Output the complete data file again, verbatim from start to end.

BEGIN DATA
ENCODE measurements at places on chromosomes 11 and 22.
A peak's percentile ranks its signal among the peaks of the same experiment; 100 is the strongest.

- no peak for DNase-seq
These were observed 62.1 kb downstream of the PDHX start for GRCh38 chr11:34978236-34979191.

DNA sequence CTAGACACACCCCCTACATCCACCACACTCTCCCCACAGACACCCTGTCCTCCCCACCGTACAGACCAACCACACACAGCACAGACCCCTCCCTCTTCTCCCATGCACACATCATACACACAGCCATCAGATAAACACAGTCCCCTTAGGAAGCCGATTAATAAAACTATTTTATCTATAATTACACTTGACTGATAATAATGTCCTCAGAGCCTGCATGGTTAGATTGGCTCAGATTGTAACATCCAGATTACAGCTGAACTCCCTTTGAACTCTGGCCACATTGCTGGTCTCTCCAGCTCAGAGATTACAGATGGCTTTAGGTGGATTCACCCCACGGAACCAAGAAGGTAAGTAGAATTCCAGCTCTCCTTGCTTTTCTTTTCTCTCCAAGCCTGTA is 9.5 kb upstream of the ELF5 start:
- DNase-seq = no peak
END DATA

ENCODE measurements at places on chromosomes 11 and 22.
A peak's percentile ranks its signal among the peaks of the same experiment; 100 is the strongest.

- no peak for DNase-seq
These were observed 62.1 kb downstream of the PDHX start for GRCh38 chr11:34978236-34979191.

DNA sequence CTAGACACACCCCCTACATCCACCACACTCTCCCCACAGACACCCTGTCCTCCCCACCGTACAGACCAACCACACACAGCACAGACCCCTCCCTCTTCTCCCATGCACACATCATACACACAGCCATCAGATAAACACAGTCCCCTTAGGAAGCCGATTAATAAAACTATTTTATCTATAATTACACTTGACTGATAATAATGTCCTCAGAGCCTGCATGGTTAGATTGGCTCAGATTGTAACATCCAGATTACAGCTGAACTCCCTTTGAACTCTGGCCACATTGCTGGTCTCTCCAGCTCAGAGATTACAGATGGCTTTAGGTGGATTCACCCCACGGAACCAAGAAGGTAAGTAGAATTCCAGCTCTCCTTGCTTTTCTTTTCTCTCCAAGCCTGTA is 9.5 kb upstream of the ELF5 start:
- DNase-seq = no peak